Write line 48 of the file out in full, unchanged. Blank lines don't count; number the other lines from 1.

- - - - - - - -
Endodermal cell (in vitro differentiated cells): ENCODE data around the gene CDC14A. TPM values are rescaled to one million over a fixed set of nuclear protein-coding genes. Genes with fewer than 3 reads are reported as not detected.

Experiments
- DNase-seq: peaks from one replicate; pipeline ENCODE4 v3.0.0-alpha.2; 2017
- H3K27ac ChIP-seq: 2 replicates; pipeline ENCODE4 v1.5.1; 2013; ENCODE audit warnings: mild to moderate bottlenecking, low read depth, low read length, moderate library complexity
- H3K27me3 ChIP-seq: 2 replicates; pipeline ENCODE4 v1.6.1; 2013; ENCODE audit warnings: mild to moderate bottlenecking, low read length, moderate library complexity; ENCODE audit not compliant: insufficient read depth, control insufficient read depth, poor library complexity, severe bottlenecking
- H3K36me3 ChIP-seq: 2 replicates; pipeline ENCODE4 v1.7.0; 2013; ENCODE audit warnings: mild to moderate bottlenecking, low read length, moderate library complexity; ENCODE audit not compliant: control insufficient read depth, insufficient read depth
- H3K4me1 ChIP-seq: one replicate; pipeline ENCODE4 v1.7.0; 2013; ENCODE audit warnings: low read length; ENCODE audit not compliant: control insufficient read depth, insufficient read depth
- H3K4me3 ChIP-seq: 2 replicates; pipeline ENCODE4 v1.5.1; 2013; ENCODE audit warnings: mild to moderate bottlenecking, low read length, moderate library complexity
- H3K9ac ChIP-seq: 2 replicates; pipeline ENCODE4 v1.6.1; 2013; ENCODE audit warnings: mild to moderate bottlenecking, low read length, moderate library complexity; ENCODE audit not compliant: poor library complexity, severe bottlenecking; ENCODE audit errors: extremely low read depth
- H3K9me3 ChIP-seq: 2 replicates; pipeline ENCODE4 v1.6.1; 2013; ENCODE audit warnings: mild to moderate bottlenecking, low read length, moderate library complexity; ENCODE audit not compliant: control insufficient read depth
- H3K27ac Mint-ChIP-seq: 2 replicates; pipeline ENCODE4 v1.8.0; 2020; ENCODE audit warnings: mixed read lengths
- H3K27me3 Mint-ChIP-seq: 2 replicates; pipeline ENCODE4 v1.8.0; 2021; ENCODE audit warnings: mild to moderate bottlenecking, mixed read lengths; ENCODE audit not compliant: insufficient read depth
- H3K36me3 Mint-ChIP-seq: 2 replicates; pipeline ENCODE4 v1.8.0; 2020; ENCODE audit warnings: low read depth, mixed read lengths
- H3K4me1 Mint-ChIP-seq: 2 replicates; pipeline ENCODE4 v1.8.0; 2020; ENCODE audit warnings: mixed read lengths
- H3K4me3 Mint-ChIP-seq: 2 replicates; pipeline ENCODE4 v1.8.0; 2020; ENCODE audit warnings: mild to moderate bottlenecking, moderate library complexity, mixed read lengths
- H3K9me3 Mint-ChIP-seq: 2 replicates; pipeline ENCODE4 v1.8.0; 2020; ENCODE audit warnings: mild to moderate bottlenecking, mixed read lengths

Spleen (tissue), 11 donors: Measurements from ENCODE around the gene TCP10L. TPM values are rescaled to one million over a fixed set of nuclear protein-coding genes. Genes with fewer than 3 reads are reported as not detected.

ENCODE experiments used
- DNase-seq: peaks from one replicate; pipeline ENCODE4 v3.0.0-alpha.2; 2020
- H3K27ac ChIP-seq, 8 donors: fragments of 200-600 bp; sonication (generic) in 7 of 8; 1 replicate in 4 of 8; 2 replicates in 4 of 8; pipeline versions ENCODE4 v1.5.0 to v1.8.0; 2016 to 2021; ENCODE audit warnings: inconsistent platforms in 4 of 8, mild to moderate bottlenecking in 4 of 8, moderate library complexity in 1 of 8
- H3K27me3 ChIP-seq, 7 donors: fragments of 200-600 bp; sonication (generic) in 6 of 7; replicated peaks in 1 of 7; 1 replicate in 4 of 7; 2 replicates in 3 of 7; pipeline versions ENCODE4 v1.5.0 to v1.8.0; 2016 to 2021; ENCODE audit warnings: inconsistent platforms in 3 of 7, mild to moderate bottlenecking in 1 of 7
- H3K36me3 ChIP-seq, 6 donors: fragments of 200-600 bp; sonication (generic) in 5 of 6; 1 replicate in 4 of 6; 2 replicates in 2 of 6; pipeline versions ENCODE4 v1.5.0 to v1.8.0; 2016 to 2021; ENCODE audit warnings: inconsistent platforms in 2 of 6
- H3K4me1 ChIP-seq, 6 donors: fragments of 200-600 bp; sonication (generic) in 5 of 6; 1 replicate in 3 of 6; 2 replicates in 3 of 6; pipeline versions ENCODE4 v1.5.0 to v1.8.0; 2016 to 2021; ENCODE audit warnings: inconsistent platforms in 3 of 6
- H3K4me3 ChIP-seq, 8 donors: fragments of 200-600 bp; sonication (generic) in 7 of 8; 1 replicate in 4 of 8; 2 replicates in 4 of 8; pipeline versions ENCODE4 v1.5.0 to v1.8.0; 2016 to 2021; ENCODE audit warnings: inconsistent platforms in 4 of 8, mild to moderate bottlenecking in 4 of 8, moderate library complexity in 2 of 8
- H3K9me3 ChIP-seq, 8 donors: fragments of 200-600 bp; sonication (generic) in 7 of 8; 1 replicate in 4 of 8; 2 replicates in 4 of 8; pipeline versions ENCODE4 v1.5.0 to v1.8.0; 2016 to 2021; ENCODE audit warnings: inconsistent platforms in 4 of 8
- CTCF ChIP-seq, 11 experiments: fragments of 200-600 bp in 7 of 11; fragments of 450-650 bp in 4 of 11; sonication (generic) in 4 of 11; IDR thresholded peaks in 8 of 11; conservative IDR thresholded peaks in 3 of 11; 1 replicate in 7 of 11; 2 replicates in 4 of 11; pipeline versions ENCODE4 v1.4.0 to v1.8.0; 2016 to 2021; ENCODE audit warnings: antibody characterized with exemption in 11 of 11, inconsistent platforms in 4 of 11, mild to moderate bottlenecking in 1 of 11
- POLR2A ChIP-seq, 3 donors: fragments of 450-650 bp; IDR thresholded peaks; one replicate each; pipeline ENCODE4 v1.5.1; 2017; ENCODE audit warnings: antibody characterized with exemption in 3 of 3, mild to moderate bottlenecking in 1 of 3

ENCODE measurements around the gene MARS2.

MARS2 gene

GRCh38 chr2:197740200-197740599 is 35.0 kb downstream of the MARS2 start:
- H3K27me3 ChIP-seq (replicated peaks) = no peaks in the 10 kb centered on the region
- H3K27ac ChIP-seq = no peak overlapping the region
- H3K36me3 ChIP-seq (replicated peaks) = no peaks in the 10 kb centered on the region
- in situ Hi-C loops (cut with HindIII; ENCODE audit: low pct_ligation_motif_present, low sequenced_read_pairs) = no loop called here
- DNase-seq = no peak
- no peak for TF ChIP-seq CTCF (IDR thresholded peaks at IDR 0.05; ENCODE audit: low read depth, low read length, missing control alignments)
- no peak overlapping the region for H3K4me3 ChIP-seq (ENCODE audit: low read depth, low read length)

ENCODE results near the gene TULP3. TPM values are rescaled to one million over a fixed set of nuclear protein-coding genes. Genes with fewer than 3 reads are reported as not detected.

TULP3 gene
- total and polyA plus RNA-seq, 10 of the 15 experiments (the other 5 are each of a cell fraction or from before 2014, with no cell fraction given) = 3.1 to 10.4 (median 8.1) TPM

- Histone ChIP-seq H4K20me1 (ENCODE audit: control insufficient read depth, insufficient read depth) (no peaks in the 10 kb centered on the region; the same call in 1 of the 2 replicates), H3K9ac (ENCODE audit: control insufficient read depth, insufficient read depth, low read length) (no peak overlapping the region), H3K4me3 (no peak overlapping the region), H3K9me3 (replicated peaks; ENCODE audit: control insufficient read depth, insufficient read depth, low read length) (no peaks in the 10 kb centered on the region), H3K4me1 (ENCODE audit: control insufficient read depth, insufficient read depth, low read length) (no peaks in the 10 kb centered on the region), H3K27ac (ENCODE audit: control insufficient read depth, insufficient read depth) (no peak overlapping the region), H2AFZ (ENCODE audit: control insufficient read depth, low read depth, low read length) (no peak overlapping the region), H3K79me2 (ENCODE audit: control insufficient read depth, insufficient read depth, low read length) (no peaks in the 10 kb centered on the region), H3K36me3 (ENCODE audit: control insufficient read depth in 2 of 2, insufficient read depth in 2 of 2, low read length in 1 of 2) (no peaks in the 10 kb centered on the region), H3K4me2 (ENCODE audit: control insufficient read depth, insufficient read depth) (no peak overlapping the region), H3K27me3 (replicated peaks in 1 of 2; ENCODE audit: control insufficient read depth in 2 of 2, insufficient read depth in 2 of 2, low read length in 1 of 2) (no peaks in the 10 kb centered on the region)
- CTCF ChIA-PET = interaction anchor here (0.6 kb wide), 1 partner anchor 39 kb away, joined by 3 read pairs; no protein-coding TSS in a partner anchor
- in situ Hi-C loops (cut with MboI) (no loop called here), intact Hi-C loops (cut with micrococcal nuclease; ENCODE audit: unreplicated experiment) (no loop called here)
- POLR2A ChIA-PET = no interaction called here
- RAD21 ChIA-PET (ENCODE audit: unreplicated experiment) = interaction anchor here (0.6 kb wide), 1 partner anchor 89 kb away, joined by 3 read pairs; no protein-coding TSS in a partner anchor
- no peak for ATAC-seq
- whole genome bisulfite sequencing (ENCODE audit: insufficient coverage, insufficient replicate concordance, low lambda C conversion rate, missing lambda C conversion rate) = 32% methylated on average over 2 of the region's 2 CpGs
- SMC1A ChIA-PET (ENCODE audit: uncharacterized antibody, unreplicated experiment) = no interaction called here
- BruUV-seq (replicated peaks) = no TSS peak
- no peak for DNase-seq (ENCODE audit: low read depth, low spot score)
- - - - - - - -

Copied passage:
- SMC1A ChIA-PET (ENCODE audit: uncharacterized antibody, unreplicated experiment) = no interaction called here